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Rita, Sue and Bob Too, Royal Court review - iconic 1980s title makes a welcome return | reviews, news & interviews

Rita, Sue and Bob Too, Royal Court review - iconic 1980s title makes a welcome return

Rita, Sue and Bob Too, Royal Court review - iconic 1980s title makes a welcome return

Andrea Dunbar's Thatcher-era classic is invigorated afresh

Three's a crowd: James Atherton (Bob) engulfs Gemma Dobson (Sue) and Taj Atwal (Rita), tooThe Other Richard

The revival that almost didn't make it into town has got the Royal Court's 2018 mainstage offerings off to a rousing start.

For a while, it looked as if this fresh appraisal of a benchmark 1982 Court title would close on the road, a casualty of the "metoo" campaign and charges of inappropriate behaviour that were brought against its original director, Max Stafford-Clark (himself a former Court artistic director). All praise then to current Court supremo, Vicky Featherstone, for reversing her initial cancellation and allowing Kate Wasserberg's terrific production to get the London run it deserves: the late Andrea Dunbar, the play's commendably fearless and funny author, deserves nothing less. 

Dunbar died in 1990 age 29 of a brain haemorrhage, so one can only guess what she might have made of the current furore. In fact, it's difficult to imagine her being anything less than delighted with Wasserberg and a uniformly ace cast's purchase on the Bradford-set play's self-described "report from the front line" of Thatcher-era Britain, yes, but also of those ever-blurry parameters of human behaviour that transcend specifics of time and place. (Film buffs may recall the 1987 screen version, with a cast including Lesley Sharp and Happy Valley's Siobhan Finneran.) Rita, Sue and Bob Too, Royal CourtThe first of the play's many short, often stinging scenes is a marvel of construction. With an economy that you don't learn in writing class, Dunbar introduces the complicated tripartite web of desire, playfulness and desperation that exists between the 27-year-old and married Bob (TV name James Atherton in an altogether smashing stage turn) and the two 15-year-old teenagers to whom he is giving a lift home from a babysitting gig. After initial banter involving such unknown (to the young Rita and Sue, anyway) words as Durex, Bob drops his trousers first for Sue (Gemma Dobson) and then Rita (Taj Atwal). "His legs weren't half hairy," is Rita's succinct after-the-fact appraisal of the event, her admission that it hurt a bit along the way swept up in both women's self-evident excitement and expectation that these vehicular liaisons with Bob will happen again. As indeed they do, Bob's cockiness opening unto a poignant and contagious bewilderment. (Pictured above: James Atherton with Samantha Robinson)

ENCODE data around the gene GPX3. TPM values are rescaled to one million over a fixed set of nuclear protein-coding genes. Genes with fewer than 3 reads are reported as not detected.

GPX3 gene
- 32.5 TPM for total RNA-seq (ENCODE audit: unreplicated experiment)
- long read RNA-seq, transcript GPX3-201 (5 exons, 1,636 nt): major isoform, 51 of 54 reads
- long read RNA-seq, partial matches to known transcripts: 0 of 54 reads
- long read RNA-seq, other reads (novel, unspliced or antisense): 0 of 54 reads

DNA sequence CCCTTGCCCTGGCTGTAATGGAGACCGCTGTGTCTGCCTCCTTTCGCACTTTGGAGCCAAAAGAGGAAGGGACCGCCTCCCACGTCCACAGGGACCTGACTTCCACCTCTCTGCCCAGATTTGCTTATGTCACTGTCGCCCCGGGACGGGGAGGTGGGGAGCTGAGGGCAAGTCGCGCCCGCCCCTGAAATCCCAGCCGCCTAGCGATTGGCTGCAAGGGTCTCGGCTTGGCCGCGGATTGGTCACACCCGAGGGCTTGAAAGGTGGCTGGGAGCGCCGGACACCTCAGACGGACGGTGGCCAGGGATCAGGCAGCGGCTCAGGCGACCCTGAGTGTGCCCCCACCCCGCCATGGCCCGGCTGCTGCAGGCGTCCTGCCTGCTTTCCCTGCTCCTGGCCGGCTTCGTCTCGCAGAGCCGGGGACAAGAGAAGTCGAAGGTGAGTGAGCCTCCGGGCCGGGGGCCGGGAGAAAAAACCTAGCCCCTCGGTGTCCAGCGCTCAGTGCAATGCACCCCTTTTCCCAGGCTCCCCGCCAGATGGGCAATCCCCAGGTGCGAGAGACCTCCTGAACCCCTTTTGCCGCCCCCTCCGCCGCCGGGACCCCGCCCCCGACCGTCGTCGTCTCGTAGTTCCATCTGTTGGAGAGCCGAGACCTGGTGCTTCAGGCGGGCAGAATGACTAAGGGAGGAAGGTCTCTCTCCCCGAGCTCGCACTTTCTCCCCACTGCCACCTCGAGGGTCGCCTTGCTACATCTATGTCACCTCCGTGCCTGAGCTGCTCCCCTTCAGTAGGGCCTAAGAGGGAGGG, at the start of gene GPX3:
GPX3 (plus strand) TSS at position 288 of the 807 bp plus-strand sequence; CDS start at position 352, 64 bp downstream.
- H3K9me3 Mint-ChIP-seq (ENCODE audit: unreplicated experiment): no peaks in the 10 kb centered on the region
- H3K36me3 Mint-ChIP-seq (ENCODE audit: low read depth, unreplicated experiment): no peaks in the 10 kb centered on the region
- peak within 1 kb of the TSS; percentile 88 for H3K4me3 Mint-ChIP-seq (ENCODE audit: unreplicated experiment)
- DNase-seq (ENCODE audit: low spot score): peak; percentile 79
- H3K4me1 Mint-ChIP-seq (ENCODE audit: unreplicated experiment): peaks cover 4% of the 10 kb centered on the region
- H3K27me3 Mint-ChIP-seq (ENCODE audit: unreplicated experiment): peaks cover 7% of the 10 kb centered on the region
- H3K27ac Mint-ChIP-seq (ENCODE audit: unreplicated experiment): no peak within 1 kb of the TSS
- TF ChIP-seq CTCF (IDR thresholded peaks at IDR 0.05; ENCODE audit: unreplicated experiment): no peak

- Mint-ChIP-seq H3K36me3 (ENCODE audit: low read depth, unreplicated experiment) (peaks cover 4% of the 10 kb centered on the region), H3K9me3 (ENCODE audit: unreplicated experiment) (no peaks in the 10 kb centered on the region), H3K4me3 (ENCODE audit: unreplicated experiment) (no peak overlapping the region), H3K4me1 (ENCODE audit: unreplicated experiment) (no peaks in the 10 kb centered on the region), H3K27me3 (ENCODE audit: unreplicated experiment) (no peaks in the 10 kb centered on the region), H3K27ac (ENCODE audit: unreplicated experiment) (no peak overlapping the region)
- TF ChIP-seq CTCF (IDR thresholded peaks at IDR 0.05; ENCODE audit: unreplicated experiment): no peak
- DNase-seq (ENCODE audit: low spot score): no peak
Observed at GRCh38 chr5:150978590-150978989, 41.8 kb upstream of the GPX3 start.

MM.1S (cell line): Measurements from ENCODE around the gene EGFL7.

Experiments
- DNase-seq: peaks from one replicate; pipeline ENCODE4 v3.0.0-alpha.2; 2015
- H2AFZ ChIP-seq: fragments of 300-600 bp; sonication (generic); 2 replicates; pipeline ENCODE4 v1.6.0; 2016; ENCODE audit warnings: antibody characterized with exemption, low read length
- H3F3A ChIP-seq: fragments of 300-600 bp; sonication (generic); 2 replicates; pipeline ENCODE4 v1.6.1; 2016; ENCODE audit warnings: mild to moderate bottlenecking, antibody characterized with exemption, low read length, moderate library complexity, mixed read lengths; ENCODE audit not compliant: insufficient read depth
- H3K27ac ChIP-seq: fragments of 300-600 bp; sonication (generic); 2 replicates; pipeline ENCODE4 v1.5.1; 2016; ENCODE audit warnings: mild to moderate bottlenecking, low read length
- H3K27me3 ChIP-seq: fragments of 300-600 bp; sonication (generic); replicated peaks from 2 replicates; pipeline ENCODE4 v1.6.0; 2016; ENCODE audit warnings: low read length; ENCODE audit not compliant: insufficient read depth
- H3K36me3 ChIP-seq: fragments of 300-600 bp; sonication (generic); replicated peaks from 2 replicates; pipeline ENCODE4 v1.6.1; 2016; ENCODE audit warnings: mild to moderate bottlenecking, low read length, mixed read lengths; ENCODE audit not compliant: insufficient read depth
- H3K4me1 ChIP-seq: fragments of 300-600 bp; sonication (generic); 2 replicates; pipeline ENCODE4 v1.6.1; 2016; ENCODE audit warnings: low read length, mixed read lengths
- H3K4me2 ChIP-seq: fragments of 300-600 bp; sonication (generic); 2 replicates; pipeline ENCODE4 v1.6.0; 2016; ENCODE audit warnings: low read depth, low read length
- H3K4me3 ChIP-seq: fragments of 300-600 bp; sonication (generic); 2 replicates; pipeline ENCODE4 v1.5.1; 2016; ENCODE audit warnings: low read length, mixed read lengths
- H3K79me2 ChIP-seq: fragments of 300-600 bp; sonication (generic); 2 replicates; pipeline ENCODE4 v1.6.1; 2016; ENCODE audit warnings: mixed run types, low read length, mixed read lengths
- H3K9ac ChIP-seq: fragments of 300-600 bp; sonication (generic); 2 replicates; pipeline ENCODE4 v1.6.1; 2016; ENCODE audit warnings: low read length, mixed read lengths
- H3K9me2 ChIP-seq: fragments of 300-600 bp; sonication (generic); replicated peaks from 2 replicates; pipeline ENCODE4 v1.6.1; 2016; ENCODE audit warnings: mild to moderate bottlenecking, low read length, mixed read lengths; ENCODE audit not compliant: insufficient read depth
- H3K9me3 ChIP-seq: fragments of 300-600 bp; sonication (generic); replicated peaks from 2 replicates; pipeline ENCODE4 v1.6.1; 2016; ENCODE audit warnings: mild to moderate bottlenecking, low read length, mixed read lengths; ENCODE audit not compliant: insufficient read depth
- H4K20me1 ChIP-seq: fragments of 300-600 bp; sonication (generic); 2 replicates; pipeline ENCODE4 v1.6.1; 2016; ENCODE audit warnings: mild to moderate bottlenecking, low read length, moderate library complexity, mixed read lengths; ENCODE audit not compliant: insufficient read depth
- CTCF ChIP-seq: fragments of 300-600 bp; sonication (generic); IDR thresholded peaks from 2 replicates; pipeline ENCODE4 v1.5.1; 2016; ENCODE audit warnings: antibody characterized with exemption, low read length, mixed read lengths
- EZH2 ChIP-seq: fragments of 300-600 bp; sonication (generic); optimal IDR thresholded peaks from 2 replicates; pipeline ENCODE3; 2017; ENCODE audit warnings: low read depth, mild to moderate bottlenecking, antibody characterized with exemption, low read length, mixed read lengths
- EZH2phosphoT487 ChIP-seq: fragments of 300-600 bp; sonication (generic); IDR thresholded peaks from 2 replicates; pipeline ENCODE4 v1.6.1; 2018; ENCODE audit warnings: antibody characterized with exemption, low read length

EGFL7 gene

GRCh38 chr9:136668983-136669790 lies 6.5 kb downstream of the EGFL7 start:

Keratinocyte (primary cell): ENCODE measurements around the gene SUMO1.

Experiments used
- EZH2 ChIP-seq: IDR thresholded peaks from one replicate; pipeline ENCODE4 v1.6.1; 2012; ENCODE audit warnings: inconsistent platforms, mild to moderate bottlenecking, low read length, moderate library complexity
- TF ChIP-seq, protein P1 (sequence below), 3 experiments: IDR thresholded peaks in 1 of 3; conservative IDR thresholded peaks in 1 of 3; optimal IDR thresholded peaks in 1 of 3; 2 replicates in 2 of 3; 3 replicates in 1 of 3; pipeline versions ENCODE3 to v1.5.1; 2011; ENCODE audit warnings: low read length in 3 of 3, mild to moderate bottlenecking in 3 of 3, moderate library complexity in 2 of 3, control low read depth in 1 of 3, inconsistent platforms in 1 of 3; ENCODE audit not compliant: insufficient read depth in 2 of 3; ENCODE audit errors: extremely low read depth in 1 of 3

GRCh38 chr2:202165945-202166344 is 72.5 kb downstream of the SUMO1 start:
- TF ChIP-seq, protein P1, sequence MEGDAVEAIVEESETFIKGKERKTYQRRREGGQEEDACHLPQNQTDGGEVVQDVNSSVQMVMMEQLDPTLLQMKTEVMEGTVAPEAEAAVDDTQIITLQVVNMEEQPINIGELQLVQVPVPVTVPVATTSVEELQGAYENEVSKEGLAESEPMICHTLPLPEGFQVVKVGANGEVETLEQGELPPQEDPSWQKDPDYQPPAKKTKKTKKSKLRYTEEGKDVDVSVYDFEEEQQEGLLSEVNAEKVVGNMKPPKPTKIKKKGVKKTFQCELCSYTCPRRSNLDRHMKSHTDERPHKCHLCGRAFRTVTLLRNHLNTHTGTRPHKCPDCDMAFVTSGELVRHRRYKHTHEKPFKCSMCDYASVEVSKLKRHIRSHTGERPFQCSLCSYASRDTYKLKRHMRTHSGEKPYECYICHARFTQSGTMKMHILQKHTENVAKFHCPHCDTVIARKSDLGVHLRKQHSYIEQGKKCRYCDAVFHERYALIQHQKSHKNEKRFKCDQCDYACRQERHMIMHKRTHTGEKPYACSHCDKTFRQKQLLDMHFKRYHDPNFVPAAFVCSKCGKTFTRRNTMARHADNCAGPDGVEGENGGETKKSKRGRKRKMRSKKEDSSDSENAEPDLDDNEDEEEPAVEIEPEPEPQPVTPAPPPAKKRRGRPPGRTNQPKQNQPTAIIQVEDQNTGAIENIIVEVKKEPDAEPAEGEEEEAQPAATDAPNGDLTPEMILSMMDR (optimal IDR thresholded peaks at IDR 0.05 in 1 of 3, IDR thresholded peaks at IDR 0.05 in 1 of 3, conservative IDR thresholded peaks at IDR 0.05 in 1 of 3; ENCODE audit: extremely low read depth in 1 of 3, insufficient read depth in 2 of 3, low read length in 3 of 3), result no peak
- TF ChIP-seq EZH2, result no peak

Rita, Sue and Bob Too, Royal CourtRita, the more questioning of the two, pauses to wonder what Bob's wife, Michelle, might make of her husband's antics, which is to engage qualms that don't bother the feistier Sue. (Both actresses delineate with hairpin precision what unites Rita and Sue, as well as what will come to divide them.) Across nine further scenes, Dunbar chronicles the shifting affections and alliances in which Samantha Robinson's incisively acted Michelle turns out to be fully alert to her husband's philandering ways, even if she can't always square his own reported self-reckoning with what she intuits to be true. (Bob, we learn, is a very emphatic liar.) At the same time, the older generation is given brilliant voice by Sue's caring if surpassingly tart-tongued mum (Sally Bankes has a field day with this gift of a part) and an oafish, beer-swilling dad (David Walker) who has driven both his wife and daughter to a place of undisguised disgust. (Pictured above: David Walker and Sally Bankes)

References along the way to Maggie T locate the action (so, too, does a soundscape given over to the music of, among others, Soft Cell), without once allowing preachiness to get the better of characters who acknowledge the less hopeful aspects of their environs while sharing as many laughs as the vagaries of an ever-evolving scenario will allow. Wasserberg keeps proceedings moving fluently across 80 uninterrupted minutes, the cast repositioning the furniture while the backdrop of Tim Shortall's set keeps the West Yorkshire horizons in bleakly twinkly view throughout. At times, one feels Dunbar eliding a character choice or too, or compressing a narrative so buoyantly conceived that this is that rare play that genuinely feels as if it could be longer. One comes away newly saddened at Dunbar's too-short life yet grateful to have a chance to experience a timeless talent. 

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